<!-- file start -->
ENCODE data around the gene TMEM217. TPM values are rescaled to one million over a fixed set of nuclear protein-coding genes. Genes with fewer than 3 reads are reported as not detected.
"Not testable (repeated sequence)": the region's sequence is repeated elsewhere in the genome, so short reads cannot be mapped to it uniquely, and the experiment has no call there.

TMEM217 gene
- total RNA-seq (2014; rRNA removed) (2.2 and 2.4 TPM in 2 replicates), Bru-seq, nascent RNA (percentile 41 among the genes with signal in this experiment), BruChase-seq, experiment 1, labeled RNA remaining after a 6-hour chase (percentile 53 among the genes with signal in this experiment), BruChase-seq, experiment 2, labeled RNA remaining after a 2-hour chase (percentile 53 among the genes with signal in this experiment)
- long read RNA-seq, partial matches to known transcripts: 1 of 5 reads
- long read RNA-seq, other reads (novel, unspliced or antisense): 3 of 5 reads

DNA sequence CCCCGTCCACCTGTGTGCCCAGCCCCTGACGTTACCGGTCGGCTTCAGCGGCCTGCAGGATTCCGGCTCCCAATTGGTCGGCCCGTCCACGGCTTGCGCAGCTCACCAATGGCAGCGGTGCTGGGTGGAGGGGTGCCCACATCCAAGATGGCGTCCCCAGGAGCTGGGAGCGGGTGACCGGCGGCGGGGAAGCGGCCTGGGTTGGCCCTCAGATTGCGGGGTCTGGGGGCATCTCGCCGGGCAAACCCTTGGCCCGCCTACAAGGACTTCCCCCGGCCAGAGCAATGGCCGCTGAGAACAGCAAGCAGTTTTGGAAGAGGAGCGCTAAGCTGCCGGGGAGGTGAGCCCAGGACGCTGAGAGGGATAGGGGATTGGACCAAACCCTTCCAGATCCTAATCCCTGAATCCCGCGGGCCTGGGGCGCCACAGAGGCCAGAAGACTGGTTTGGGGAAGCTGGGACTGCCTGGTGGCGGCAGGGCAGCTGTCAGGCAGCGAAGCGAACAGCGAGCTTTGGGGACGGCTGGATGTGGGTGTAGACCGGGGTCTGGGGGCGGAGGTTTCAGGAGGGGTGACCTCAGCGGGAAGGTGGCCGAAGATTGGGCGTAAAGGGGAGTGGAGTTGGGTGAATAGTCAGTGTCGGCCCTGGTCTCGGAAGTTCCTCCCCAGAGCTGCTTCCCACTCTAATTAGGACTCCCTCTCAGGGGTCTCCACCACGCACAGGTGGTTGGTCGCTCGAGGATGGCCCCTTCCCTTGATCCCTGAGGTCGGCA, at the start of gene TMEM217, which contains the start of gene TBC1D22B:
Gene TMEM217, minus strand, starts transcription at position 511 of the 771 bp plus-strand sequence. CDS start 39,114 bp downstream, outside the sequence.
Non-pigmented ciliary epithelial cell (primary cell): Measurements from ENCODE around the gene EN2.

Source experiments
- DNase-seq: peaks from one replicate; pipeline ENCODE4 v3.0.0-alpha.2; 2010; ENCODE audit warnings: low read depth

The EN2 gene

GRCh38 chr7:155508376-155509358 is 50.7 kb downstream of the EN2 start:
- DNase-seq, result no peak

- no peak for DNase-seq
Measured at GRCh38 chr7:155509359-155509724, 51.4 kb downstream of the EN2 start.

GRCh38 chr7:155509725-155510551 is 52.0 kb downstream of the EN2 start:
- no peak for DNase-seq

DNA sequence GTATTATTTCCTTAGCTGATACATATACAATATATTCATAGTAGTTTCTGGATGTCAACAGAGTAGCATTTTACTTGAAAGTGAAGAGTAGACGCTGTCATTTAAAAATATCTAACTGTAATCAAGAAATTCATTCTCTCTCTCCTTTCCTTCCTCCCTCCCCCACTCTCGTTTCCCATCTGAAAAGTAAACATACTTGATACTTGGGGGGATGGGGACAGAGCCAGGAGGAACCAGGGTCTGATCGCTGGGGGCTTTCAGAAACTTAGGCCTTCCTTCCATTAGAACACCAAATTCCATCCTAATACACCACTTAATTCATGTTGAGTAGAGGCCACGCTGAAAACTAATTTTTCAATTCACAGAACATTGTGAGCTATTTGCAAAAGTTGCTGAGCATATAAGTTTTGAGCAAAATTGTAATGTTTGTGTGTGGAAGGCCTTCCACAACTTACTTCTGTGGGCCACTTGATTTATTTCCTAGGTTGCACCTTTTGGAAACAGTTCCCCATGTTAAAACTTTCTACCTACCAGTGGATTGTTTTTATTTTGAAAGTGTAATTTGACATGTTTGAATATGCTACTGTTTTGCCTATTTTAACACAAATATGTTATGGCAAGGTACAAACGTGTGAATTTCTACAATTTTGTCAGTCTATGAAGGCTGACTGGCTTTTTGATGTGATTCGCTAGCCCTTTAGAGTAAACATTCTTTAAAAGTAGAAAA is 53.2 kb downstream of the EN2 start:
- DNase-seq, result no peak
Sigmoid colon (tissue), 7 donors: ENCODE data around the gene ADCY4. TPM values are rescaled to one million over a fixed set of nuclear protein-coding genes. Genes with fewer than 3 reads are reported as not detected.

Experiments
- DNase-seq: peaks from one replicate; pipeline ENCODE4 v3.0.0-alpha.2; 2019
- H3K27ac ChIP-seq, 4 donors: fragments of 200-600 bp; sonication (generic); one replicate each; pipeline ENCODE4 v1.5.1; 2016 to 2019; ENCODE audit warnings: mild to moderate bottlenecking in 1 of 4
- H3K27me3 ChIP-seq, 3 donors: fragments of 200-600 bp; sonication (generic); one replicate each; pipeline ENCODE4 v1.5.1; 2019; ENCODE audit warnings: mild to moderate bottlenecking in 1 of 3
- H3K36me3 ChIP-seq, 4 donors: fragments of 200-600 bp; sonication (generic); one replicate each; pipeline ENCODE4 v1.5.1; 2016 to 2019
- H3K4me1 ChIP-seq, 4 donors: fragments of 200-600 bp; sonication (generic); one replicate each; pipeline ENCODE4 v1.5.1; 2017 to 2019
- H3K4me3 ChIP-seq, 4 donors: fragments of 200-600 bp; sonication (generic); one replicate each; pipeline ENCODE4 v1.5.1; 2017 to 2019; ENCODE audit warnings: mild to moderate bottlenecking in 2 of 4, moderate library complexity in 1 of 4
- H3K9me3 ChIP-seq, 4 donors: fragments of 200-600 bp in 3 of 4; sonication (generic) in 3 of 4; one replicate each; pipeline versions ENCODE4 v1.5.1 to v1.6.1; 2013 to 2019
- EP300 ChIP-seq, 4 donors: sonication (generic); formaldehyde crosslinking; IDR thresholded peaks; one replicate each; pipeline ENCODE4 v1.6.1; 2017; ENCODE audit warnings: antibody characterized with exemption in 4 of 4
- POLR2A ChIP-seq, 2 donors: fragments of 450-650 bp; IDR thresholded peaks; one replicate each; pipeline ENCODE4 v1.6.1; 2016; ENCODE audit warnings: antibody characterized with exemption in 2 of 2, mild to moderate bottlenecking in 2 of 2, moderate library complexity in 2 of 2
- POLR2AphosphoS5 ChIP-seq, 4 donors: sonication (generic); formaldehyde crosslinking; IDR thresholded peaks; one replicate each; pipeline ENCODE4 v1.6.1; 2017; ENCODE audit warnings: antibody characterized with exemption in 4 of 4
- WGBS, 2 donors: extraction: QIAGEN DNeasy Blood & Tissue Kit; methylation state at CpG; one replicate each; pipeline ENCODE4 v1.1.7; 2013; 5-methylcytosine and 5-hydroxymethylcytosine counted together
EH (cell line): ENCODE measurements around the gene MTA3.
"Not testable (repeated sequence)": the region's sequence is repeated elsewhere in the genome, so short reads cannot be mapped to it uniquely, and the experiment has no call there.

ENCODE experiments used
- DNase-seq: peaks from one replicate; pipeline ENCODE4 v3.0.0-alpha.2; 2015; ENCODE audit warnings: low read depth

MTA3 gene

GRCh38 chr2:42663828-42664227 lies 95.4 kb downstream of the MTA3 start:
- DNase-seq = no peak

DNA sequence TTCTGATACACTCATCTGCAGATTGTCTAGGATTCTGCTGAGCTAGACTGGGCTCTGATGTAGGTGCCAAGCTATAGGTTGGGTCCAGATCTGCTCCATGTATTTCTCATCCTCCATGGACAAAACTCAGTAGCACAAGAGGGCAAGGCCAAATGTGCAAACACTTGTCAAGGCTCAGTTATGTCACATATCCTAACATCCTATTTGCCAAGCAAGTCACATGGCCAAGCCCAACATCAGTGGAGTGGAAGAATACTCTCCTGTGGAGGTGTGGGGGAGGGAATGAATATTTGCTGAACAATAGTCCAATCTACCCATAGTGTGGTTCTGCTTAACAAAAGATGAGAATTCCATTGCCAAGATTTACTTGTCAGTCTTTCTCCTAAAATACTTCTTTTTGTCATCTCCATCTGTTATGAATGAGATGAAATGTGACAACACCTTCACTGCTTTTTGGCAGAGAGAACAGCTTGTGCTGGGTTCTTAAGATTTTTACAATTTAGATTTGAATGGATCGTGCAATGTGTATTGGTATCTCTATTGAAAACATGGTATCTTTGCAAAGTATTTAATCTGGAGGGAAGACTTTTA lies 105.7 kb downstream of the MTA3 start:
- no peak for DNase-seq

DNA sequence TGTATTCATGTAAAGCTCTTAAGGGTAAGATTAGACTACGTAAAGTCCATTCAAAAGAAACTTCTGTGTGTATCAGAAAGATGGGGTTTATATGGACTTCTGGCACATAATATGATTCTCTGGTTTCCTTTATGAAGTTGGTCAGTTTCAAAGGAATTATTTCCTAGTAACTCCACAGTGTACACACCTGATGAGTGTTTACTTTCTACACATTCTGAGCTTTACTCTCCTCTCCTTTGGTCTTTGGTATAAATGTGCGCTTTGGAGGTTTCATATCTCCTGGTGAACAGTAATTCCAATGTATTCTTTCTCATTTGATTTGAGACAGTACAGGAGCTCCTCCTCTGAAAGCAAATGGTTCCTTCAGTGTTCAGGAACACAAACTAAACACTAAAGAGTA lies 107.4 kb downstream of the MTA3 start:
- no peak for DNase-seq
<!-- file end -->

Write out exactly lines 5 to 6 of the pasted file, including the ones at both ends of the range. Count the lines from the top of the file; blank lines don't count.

- long read RNA-seq, partial matches to known transcripts: 1 of 5 reads
- long read RNA-seq, other reads (novel, unspliced or antisense): 3 of 5 reads